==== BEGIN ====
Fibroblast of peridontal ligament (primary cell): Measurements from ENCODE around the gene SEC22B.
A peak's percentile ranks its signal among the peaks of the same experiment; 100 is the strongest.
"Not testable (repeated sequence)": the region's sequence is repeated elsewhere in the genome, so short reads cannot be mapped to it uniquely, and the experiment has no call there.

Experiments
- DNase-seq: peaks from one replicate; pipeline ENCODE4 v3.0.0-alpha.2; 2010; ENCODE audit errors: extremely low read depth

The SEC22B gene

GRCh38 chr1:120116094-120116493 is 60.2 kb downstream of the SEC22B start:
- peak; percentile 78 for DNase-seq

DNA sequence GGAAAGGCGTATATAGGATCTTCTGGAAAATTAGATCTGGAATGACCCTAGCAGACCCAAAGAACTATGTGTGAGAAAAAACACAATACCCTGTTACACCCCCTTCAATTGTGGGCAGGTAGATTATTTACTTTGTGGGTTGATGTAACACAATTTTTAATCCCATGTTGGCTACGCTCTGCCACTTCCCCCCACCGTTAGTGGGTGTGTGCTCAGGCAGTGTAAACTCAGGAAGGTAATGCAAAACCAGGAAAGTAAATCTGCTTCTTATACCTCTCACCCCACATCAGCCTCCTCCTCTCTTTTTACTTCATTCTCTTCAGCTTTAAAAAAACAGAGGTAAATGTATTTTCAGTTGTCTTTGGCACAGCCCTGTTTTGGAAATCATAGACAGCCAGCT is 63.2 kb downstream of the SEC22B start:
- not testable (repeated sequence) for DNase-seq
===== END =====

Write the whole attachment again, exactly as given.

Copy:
Fibroblast of peridontal ligament (primary cell): Measurements from ENCODE around the gene SEC22B.
A peak's percentile ranks its signal among the peaks of the same experiment; 100 is the strongest.
"Not testable (repeated sequence)": the region's sequence is repeated elsewhere in the genome, so short reads cannot be mapped to it uniquely, and the experiment has no call there.

Experiments
- DNase-seq: peaks from one replicate; pipeline ENCODE4 v3.0.0-alpha.2; 2010; ENCODE audit errors: extremely low read depth

The SEC22B gene

GRCh38 chr1:120116094-120116493 is 60.2 kb downstream of the SEC22B start:
- peak; percentile 78 for DNase-seq

DNA sequence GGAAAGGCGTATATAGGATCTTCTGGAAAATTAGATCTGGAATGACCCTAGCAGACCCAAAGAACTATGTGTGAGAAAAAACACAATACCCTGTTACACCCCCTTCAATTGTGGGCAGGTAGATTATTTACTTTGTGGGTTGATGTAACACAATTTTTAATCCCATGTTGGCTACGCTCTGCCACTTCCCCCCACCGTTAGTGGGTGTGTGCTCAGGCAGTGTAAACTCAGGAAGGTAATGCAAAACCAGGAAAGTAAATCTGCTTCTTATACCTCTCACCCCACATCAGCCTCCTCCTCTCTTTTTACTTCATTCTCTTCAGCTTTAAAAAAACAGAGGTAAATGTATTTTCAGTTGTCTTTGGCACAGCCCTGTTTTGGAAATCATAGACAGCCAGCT is 63.2 kb downstream of the SEC22B start:
- not testable (repeated sequence) for DNase-seq